What if I told you that two five gallon buckets and a large bag of peat moss, sawdust, or even shredded junk mail will make an odorless, waterless, environmentally friendly emergency toilet for one person for two weeks. If a compost bin and a steady supply of sawdust, peat, leaves, etc. is available, that toilet could last indefinitely - literally for decades, even lifetimes. The system can be modified to suit a variety of environments and locales, and can be expanded, with municipal support, to conceivably deal with the odorous excretions of any number of human beings.
Nevertheless, I first published the Humanure Handbook with a great degree of trepidation. After all, recycling your own crap can be as bizarre to some people as a chicken with tits. You could suddenly beam down from the planet Uranus and raise less eyebrows than someone who refuses to flush. In fact, sometimes I feel like I did beam down from another planet when I see all the crazy things humans do to the Earth's environment. So I wasn't sure I even wanted anyone to read the book, and although I knew some people would be fascinated, I just didn't know who or where they were. I estimated there were maybe 250 people in America interested in the topic of humanure composting (roughly one in a million), so I printed a small number of books the first time around and assumed they would sit in my garage for the rest of my life until I discovered, one by one, those potential readers.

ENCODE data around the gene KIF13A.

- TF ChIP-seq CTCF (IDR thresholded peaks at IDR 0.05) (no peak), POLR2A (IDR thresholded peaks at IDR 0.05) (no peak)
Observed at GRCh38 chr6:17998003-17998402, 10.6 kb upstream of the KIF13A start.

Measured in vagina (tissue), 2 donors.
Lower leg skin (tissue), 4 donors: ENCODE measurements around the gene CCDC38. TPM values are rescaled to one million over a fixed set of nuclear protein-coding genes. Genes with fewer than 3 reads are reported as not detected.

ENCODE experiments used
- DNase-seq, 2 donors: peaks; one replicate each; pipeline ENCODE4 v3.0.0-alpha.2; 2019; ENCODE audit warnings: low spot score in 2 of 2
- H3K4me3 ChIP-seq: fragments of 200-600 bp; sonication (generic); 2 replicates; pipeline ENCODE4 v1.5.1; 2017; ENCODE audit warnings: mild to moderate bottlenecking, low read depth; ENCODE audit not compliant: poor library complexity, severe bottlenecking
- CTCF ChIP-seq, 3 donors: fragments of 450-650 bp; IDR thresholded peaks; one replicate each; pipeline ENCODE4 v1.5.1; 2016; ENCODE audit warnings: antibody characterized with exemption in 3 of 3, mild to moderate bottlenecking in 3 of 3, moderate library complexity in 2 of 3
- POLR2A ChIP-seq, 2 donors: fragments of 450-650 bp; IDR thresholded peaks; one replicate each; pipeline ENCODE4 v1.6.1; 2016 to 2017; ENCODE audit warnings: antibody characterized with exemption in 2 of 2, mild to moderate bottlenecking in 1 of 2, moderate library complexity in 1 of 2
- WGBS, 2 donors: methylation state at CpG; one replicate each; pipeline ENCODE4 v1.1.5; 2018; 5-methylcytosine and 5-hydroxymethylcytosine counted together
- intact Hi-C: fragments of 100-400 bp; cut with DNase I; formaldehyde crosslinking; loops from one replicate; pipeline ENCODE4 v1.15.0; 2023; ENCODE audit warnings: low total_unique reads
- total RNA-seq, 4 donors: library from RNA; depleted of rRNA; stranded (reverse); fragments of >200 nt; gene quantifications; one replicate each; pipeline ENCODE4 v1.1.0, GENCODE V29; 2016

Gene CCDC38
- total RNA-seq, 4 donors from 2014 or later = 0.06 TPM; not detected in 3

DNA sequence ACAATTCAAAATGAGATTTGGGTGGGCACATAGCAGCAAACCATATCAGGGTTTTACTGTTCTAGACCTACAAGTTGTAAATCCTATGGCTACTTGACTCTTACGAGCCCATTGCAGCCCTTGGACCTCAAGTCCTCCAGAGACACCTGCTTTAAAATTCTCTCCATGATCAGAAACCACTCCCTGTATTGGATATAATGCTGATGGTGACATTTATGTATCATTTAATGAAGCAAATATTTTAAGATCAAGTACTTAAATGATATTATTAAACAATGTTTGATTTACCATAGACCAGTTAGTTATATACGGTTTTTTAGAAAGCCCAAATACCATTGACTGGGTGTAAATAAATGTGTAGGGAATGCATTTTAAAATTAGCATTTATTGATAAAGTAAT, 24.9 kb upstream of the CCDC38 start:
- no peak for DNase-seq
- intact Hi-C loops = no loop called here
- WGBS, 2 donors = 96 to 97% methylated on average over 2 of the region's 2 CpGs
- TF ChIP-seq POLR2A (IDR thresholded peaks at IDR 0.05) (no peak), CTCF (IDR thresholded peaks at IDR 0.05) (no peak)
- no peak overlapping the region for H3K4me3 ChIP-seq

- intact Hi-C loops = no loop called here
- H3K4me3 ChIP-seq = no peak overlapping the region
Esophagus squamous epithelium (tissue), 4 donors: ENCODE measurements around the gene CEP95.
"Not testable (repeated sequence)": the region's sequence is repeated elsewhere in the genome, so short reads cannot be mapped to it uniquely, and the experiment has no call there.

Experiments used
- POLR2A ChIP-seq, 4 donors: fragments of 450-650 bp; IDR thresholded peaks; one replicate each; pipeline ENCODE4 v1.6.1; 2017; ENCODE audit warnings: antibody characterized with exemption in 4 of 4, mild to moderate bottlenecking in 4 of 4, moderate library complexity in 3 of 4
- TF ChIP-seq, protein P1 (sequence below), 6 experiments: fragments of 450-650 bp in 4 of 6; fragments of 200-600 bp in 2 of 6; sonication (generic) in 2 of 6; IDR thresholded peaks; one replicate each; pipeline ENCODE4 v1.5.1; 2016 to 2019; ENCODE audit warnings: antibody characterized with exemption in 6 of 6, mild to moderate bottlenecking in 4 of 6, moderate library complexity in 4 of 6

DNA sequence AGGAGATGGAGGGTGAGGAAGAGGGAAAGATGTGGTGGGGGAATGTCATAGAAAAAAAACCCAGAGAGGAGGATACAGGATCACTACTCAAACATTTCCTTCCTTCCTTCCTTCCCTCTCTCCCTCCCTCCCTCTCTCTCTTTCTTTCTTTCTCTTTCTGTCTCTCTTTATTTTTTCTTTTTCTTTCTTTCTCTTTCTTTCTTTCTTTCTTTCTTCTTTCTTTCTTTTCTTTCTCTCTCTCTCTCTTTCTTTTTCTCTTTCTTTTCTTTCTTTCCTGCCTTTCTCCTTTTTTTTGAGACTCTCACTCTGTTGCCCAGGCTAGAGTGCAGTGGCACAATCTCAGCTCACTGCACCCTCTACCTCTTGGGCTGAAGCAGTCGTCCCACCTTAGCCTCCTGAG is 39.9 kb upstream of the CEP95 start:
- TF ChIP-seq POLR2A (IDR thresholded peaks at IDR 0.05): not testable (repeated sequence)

No sooner had I printed the first batch of books than a friend had to have one. Damned if he didn't show it to his girlfriend, a newspaper reporter, and she soon appeared at my door - with a camera. In a matter of days, the story of an otherwise ordinary man composting his family's you-know-what in his backyard was all over the papers, including an enormous photo of me poking around in a compost pile with a pitchfork. The TV stations thought this story was important enough to broadcast as news, and a friend called to say he saw the book mentioned on a network TV morning show. The news anchor stuttered when she tried to read the word "turd," however, much to my friend's delight. Someone should have warned her that one of the book's chapters was titled, "A Day in the Life of a Turd."